Listed here are a few over-the-counter medications that can be given to dogs without worry.
Benadryl is a medication commonly used for treating and preventing allergic reactions. Dogs can be given Benadryl in response to seasonal allergies and hives, as well as to prevent allergic reactions from known allergens. Dogs can safely consume 1 mg of Benadryl per 1 pound of body weight, and this dosage can be administered every 8 – 12 hours.
Pepcid ACPepcid AC can be given to dogs that are experiencing an upset stomach due to gas, bloating, or nausea. The dosage of Pepcid AC for dogs is 0.25 – 0.5 mg per pound of body weight, and can be administered every 12 – 24 hours.
If your dog is experiencing pain, such as due to a sudden injury, aspirin can be administered as a short-term treatment. Aspirin should never be confused with Ibuprofen, however, which can cause fatal side effects. A safe dosage of aspirin is 5 – 10 mg per pound of body weight. Pet owners should beware that there are safer alternatives to aspirin for canine pain relief and long-term usage is not advised due to the potential for internal bleeding.
Claritin / Zyrtec
Other human allergy medications that can be used for dogs as an alternative to Benadryl are Claritin and Zyrtec. These medications are commonly prescribed for dogs experiencing hives or excessive itching. However, any allergy medication you give your dog should only contain antihistamine as an active ingredient, because additional ingredients (such as ibuprofen) may be dangerous. For both Claritin and Zyrtec, dogs should receive ½ tablet every 24 hours if under 30 lbs, while dogs 30 lbs and above can safely have 1 tablet every 24 hours.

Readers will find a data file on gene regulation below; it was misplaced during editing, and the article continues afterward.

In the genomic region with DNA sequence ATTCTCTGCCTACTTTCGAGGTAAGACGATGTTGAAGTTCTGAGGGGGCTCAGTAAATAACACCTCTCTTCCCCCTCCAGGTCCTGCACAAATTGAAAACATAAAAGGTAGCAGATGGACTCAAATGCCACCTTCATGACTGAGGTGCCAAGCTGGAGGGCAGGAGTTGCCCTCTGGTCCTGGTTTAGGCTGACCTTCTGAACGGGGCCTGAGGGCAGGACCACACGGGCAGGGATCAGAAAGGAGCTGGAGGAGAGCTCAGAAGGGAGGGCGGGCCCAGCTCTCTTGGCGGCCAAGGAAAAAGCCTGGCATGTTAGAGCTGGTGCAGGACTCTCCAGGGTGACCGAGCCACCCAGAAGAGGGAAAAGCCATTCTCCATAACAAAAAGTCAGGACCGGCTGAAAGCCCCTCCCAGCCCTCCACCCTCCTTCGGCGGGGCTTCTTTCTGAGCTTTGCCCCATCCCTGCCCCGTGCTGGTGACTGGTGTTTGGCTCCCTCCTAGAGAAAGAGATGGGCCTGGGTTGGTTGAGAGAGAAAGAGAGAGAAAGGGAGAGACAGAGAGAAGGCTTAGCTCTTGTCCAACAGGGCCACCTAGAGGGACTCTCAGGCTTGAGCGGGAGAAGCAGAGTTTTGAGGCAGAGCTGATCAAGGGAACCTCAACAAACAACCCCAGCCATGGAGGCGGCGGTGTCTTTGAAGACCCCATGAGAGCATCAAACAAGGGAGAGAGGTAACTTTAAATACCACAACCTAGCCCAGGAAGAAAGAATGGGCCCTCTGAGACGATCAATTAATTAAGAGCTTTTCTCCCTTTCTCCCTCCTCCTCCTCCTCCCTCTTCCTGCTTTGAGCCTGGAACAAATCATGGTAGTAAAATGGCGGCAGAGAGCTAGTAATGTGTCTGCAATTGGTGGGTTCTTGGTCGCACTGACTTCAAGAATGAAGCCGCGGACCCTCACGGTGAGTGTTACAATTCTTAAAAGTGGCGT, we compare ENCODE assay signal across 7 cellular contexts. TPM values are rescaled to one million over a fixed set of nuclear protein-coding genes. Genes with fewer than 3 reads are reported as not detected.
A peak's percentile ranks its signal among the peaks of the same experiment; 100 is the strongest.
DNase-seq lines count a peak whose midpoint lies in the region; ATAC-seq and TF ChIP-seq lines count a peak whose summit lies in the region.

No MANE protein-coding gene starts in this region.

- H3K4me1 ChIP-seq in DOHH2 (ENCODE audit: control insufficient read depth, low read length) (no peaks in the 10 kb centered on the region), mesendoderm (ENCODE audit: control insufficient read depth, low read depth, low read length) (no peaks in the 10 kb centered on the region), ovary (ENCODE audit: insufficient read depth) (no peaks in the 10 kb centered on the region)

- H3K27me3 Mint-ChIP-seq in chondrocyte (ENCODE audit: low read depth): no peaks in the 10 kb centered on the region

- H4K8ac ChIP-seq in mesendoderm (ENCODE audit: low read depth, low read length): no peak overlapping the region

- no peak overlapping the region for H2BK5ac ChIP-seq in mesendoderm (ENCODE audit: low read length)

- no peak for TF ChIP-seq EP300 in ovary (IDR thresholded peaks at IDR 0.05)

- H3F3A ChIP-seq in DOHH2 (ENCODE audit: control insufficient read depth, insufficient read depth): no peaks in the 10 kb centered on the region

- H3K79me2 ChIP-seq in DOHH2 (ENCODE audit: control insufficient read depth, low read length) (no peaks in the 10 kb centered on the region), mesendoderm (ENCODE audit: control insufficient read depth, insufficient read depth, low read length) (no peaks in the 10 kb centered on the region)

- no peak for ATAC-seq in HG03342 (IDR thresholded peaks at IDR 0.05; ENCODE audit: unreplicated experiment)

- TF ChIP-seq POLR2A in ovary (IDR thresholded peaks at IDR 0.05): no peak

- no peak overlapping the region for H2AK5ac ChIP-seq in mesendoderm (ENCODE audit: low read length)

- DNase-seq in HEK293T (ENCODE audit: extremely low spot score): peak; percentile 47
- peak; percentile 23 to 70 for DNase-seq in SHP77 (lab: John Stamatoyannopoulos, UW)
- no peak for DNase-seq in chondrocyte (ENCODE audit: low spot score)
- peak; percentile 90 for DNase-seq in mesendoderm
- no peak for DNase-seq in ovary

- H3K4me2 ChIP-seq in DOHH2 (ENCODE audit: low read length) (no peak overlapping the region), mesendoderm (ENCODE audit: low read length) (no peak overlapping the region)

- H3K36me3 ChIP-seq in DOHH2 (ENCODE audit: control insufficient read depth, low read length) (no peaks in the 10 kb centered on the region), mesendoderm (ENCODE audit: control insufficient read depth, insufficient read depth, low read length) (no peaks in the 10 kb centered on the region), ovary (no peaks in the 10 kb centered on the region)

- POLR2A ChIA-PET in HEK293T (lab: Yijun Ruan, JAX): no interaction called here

A Word of Caution
Although the medications listed here are generally recognized as safe for pets, dog owners should always consult a veterinarian before administering any new medications to a sick dog. Dogs that are unconscious should never be given medication. Additionally, always check with your veterinarian to ensure that over-the-counter medications will not interfere with your dog’s current medications. Always read labels and make sure human medications do not contain ingredients that could be lethal to your pet, such as xylitol.
If you are interested in this article, you might want to be able to recognize when pills are no longer helpful and it's time to visit a vet! Subscribe to our newsletter to receive other interesting blog posts delivered directly to your inbox!
Please note: all dogs should be treated as individuals. The Actijoy™ blog is for educational and entertainment purposes only. In the case of emergency, always seek qualified healthcare from a local veterinarian or emergency facility. Actijoy™ blogs are not designed to treat, diagnose, or prescribe medication for your pet.